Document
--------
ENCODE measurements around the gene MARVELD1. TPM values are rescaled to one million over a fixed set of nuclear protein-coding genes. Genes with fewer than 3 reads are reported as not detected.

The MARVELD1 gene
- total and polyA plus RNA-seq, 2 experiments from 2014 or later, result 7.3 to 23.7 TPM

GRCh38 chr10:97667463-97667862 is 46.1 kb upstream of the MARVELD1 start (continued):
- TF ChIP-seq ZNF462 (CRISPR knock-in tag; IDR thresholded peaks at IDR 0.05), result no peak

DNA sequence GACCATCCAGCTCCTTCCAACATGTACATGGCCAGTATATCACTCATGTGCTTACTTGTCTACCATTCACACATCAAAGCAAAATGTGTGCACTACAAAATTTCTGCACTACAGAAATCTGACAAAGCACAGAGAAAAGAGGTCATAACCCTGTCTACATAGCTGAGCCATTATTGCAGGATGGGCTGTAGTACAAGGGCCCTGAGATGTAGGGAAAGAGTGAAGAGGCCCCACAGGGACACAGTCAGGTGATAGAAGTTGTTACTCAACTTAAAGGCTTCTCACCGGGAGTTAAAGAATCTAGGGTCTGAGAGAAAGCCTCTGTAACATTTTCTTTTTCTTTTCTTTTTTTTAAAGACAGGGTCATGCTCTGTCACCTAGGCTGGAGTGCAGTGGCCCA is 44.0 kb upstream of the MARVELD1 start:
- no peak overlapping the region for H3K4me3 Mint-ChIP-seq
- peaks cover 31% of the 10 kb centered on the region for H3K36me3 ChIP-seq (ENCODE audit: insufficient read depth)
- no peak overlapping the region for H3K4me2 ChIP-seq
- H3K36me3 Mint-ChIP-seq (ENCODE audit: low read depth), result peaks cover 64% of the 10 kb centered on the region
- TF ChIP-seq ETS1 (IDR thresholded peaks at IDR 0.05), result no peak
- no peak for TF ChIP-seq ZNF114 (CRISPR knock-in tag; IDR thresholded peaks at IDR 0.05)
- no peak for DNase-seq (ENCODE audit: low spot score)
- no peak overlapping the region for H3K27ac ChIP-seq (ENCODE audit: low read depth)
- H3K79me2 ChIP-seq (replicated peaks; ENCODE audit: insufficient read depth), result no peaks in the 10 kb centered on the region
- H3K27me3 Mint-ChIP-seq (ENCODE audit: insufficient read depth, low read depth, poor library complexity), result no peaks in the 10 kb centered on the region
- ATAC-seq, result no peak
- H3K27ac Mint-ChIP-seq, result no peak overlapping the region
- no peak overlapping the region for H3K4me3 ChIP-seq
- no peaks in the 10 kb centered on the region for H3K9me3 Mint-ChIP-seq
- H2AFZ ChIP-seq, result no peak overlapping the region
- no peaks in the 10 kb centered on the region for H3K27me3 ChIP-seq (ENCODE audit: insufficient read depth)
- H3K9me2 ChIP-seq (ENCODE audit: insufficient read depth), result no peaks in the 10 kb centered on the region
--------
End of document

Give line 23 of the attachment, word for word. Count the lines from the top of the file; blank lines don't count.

- H3K9me2 ChIP-seq (ENCODE audit: insufficient read depth), result no peaks in the 10 kb centered on the region